When your family member is in a nursing home, they have certain rights to information. Since they are not always in a condition to exercise their legal rights, you can act on their behalf as their representative, meaning that the nursing home must provide it to you (almost always free of charge).
Nursing homes have an obligation to protect the personal and medical information of their residents. The Health Insurance Portability and Accountability Act (HIPAA) applies to seniors who live in nursing homes, and nursing homes can face fines and penalties if they break those rules. However, family members have a right to receive certain information about their loved ones, assuming that they follow HIPAA.
Nursing Homes Do Not Always Give You the Required Information
Some skilled nursing facilities try to keep and withhold information from residents’ families. They are more concerned with protecting themselves from legal liability. The more that families know about substandard care, the better prepared they will be to file a lawsuit that will cost the nursing home money. Accordingly, they are trying to prevent families from learning about their loved ones. They simply do not want others to know about what they are or are not doing when caring for residents.
Your legal right to certain information comes from your status as your loved one’s representative. If you are not the designated representative, the nursing home does not have to provide information and often cannot do so. The senior would need to appoint you as their representative. Often, this appointment happens through a power-of-attorney agreement.
The Nursing Home Must Give You Access to Medical Records
You have the right under federal law to access medical care records, but they are not always free.
Your loved one’s medical records are perhaps the most critical thing that you can access. They are the record of the care that your family member received. Not only do they inform you of what is going on, but they are vital if you need to prove that the nursing home was negligent.
States have laws that dictate how nursing homes must provide medical records to families that ask for them. However, nursing homes may still make it hard for families, notwithstanding their legal obligations.
You should know that while nursing homes must provide you with medical records, they are not always free. Some nursing homes may provide you with this information free of charge, but they are not legally obligated to do so.
Many states allow nursing homes to charge families to copy medical records on a per-page basis. Often, nursing homes will take advantage of this law and collect money for copying fees. Accordingly, while nursing homes have to give you the medical records, you may have to pay for the paper copies. However, if you receive electronic copies of the records, you will need to pay for the reasonable costs of production.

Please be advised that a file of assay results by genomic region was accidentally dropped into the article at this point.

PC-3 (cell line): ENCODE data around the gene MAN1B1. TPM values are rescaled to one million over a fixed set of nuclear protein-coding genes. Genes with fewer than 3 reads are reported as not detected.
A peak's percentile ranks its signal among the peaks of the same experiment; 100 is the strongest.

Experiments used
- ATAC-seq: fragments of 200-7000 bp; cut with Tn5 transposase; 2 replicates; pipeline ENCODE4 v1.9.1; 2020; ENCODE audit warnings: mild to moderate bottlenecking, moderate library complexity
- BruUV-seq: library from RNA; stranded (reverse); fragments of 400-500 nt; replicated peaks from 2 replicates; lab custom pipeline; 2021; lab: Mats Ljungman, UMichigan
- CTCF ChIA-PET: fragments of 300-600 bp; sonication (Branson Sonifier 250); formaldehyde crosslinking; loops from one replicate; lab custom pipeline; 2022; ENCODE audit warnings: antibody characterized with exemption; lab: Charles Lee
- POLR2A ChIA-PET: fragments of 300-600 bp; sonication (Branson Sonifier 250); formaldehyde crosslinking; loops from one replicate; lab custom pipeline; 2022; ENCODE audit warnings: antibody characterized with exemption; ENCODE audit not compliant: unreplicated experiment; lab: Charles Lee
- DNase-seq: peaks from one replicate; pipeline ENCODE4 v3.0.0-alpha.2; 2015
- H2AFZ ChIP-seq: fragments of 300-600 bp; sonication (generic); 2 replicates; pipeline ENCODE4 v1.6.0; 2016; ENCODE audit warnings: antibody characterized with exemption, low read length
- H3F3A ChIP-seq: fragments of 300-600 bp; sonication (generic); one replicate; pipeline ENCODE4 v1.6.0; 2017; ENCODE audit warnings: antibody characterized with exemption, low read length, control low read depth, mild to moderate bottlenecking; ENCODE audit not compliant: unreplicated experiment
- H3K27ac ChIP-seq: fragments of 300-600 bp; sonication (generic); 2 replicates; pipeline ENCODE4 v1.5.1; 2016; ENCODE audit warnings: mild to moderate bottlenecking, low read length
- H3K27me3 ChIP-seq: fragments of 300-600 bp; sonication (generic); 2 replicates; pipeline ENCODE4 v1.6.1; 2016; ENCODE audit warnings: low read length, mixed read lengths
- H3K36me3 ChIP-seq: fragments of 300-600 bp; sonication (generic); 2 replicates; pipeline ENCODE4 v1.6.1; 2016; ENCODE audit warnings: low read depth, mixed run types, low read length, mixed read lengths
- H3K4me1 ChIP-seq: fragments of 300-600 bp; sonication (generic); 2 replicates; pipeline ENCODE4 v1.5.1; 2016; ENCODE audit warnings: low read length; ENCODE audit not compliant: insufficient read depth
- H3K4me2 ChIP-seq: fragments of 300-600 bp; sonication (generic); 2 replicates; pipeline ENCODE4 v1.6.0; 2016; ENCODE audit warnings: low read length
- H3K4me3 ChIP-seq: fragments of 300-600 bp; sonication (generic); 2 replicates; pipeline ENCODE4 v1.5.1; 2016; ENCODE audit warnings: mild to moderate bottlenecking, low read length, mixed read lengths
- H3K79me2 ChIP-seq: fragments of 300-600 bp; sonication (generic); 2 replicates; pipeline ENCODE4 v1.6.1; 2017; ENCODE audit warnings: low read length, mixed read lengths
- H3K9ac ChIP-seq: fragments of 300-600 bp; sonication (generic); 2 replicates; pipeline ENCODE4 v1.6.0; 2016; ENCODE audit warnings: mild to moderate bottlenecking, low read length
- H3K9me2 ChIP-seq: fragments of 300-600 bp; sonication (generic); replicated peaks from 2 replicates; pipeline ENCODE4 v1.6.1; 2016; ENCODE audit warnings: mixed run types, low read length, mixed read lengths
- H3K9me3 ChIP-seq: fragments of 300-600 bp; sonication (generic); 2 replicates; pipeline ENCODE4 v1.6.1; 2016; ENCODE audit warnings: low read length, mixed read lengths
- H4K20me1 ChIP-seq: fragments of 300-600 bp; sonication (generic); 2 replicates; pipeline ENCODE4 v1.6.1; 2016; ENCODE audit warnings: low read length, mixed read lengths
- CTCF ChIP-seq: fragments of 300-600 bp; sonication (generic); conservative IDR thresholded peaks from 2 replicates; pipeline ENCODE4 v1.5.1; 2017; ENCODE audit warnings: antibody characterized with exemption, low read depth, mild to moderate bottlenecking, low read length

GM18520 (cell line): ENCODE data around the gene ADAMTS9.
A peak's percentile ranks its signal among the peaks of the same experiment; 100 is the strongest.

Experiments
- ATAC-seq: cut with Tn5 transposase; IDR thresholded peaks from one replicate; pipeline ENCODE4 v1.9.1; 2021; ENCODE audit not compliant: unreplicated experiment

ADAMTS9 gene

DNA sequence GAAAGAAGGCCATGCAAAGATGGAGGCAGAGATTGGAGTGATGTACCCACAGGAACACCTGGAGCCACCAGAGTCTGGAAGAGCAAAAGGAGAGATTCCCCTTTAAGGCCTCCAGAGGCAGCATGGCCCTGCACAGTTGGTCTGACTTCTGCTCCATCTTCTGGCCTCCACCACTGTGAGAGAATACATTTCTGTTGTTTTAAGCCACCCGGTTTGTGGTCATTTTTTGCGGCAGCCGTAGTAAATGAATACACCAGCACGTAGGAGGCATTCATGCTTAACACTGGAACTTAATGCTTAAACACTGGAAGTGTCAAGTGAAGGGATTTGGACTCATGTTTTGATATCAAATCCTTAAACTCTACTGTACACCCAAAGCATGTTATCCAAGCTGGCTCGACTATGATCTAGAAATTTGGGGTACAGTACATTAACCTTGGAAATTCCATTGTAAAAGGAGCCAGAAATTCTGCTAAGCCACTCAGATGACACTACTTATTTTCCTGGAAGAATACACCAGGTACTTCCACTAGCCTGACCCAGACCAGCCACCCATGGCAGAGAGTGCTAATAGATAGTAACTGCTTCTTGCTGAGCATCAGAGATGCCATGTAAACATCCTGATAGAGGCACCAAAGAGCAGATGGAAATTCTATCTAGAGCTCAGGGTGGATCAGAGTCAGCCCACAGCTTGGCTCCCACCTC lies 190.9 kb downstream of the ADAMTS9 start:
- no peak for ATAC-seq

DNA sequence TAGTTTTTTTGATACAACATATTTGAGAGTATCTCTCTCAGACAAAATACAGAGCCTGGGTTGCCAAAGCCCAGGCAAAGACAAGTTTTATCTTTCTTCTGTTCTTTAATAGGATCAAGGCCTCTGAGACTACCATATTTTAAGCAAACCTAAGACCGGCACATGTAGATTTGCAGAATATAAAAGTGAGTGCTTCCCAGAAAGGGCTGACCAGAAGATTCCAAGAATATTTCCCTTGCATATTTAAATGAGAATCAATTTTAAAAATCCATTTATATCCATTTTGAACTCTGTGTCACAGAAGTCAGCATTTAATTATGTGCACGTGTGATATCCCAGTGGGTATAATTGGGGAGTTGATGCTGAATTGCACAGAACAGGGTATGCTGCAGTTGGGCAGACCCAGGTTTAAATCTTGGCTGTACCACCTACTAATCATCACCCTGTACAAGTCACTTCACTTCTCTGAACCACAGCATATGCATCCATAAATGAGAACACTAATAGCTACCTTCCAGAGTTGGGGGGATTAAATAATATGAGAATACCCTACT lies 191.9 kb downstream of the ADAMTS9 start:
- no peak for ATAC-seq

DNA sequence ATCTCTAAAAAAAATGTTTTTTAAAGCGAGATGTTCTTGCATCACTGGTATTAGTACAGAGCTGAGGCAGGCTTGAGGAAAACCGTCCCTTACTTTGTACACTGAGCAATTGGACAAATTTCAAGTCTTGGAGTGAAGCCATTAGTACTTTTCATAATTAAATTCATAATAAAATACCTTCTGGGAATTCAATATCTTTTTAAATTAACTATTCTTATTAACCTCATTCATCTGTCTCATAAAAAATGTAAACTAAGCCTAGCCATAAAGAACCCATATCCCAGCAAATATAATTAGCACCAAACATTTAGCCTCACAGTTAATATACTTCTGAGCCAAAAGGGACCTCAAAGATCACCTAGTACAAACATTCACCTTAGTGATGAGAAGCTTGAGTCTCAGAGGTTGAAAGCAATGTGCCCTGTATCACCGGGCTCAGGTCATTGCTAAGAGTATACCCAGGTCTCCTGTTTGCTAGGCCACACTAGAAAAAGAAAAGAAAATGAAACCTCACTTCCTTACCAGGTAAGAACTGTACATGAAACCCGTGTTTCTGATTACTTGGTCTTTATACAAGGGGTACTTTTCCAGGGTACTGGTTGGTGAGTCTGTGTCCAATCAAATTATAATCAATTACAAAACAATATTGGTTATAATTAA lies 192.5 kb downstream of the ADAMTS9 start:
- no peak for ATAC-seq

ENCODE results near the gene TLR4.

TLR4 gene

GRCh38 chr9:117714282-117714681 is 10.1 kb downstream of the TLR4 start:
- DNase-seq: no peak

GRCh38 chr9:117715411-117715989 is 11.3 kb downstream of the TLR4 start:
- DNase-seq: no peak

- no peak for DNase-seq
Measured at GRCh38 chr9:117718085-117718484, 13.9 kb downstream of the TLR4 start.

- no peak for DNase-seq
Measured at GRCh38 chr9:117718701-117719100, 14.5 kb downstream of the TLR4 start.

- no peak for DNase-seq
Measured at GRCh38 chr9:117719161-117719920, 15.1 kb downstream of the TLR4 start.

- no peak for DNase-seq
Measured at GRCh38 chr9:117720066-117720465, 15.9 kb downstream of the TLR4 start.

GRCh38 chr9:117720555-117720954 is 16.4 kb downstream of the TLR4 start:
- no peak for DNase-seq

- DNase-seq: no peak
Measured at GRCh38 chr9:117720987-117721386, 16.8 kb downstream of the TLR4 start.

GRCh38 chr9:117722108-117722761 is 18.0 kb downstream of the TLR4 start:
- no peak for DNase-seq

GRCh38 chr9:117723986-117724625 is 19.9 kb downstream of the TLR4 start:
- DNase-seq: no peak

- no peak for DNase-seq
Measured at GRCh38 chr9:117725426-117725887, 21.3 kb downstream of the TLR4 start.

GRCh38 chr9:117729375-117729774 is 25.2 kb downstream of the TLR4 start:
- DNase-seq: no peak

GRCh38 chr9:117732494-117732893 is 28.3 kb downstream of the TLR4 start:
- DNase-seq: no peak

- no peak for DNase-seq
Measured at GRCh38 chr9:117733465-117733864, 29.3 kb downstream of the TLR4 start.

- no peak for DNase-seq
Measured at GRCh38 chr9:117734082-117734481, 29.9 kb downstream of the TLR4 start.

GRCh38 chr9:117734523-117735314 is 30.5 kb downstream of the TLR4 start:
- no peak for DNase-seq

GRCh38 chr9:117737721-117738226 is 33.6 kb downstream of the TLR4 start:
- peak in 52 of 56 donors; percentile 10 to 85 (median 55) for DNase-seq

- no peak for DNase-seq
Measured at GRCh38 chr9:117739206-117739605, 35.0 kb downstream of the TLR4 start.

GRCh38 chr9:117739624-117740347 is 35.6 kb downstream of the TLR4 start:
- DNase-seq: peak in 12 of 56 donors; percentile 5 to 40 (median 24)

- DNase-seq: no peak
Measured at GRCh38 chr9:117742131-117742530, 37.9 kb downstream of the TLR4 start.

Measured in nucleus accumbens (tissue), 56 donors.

You Must Receive the Care Plan and Any Updates
Nursing homes are legally obligated to prepare a care plan for every resident that moves into their facility.
Such a care plan will involve:
- A health assessment that must be complete within 14 days of the admission date
- Follow-up assessments every 90 days after the initial health assessment. If the senior’s care changes, the facility must conduct evaluations more frequently.
- Ongoing and regular assessments to see if the resident’s condition has changed
All of the above results in a care plan for the resident that the nursing home must follow and that encompasses all medical care and daily activities. Families must receive the care plan because they have the legal right to participate in its development. Nursing homes must provide families with information about care plan meetings so families can effectively participate.
You should not even need to ask for the care plan from the nursing home because it is their obligation to give it to you. Nonetheless, if you ask, the nursing home must provide the care plan and updates to it as necessary.
You Must Be Given Information That Allows You to Participate in Care Decisions
Along with the care plan, federal regulations require that you receive information about the actual care and treatment that, in turn, allows you to participate in planning and implementing care.
Your and your loved one’s rights are set out in 42 CFR 483.10. Specifically, your family member must get information about their own treatment, so they can participate in the care. In many cases, your loved one cannot understand the treatment and participate in the decisions.
Your loved one’s limited perspective and understanding are why you need to serve as a representative for them and their needs. The law does not distinguish between the resident and their representative when it requires the facility to give information. You also have the right to request information the same way as your loved one does.
Financial Records Must Be Available to the Representative
Another right to information that families often do not know about is the requirement that the nursing home has to make every individual’s financial record available to them. The nursing home must provide the record every 90 days.
Each resident has an account with the nursing home. In addition, some residents will entrust their own money to the nursing home. When the nursing home has possession of their residents’ money, they must keep it under very strict rules.
As the representative for your family member, you have the right to receive these statements completely free of charge. It is what the nursing home must do to ensure that you can monitor your loved one’s finances. Not only must the nursing home provide these records to you quarterly, but they also must make them available to you upon request.
Your Loved One’s Legal Rights